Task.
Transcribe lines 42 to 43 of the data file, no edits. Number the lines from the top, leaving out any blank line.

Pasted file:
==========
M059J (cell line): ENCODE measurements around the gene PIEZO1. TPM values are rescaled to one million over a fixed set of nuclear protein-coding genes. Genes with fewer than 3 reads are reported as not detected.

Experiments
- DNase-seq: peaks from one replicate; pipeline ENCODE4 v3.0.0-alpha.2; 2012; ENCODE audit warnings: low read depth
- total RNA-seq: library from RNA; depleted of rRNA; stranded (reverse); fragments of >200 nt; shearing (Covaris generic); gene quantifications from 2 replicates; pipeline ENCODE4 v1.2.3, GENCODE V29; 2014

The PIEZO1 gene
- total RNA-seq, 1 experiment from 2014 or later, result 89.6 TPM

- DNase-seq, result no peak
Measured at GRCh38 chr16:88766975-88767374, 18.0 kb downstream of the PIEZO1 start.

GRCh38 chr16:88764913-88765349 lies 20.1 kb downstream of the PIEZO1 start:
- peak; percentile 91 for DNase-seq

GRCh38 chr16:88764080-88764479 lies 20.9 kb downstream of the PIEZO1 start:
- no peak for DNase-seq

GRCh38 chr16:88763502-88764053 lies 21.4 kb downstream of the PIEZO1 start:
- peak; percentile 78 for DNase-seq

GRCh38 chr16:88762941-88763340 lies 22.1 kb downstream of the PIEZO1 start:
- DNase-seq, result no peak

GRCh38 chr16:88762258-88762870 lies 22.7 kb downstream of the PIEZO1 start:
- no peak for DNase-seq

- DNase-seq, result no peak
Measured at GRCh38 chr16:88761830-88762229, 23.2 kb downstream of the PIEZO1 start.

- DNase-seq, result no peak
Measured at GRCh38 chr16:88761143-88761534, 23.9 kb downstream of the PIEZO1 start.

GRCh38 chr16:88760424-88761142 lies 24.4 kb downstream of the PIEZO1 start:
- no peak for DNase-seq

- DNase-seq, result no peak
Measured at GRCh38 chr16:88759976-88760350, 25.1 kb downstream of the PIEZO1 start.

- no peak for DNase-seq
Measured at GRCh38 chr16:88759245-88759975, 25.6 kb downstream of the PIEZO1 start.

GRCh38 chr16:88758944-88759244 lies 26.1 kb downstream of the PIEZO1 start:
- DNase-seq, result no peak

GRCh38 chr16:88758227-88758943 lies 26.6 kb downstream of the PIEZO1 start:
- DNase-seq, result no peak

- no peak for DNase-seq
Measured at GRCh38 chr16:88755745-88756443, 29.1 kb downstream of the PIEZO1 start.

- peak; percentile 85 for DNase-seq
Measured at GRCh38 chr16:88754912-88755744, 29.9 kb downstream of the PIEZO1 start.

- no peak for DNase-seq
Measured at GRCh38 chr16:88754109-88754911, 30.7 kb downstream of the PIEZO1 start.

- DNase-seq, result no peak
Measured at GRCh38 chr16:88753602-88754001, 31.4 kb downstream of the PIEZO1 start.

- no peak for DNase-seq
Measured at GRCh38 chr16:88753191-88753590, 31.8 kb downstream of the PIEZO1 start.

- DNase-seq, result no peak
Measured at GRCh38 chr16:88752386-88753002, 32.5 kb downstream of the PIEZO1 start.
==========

Measured at GRCh38 chr16:88753191-88753590, 31.8 kb downstream of the PIEZO1 start.

- DNase-seq, result no peak